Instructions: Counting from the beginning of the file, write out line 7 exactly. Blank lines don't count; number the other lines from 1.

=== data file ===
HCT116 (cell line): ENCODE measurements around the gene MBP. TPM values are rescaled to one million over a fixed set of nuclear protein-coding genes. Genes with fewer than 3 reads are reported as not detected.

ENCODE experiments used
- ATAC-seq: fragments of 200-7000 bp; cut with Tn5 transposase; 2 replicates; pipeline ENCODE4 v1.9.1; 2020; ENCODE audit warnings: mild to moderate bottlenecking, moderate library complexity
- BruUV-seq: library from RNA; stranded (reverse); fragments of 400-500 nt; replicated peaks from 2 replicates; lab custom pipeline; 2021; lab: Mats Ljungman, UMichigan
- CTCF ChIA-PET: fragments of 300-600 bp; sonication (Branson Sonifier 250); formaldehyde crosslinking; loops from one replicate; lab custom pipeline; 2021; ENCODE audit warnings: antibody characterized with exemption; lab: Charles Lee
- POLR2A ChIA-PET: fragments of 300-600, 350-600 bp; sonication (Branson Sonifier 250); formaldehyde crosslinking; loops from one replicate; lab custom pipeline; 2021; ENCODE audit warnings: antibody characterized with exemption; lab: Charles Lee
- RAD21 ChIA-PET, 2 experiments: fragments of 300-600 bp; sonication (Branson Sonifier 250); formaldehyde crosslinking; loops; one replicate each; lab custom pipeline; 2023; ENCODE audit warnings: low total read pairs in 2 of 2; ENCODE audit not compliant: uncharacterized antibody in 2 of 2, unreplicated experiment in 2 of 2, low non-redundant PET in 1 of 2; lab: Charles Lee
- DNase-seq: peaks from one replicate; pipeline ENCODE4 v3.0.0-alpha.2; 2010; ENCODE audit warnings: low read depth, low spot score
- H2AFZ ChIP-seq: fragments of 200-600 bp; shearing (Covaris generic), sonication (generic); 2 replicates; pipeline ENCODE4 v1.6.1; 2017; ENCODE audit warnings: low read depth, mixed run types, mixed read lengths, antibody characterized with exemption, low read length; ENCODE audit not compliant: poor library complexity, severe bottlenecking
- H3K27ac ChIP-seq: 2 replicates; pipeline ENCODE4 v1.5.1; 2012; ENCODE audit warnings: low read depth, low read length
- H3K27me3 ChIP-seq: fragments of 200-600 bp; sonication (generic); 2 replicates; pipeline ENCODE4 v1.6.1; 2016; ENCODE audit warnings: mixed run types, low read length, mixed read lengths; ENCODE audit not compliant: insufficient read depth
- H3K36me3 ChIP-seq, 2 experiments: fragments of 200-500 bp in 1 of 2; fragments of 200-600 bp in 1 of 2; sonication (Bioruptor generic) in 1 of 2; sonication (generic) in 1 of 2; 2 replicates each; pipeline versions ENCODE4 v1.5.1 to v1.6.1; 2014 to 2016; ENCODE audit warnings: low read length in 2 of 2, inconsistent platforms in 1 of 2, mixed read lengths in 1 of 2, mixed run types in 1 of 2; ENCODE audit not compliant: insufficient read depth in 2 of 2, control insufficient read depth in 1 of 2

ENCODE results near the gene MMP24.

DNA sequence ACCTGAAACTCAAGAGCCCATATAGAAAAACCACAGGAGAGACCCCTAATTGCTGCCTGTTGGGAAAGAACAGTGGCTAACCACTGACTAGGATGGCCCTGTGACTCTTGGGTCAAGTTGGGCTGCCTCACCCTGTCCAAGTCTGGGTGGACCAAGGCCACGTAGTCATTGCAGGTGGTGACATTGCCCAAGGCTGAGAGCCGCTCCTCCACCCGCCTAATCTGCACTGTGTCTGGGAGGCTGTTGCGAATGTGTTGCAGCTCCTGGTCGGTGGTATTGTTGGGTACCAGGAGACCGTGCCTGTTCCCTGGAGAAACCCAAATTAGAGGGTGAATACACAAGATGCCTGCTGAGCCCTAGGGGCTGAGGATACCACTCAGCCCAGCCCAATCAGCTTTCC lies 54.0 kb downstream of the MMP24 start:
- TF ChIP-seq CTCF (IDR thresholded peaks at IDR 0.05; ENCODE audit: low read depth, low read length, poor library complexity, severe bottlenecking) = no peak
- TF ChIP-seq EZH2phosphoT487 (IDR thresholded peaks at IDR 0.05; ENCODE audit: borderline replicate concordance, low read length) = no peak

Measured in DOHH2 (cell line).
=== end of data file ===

- RAD21 ChIA-PET, 2 experiments: fragments of 300-600 bp; sonication (Branson Sonifier 250); formaldehyde crosslinking; loops; one replicate each; lab custom pipeline; 2023; ENCODE audit warnings: low total read pairs in 2 of 2; ENCODE audit not compliant: uncharacterized antibody in 2 of 2, unreplicated experiment in 2 of 2, low non-redundant PET in 1 of 2; lab: Charles Lee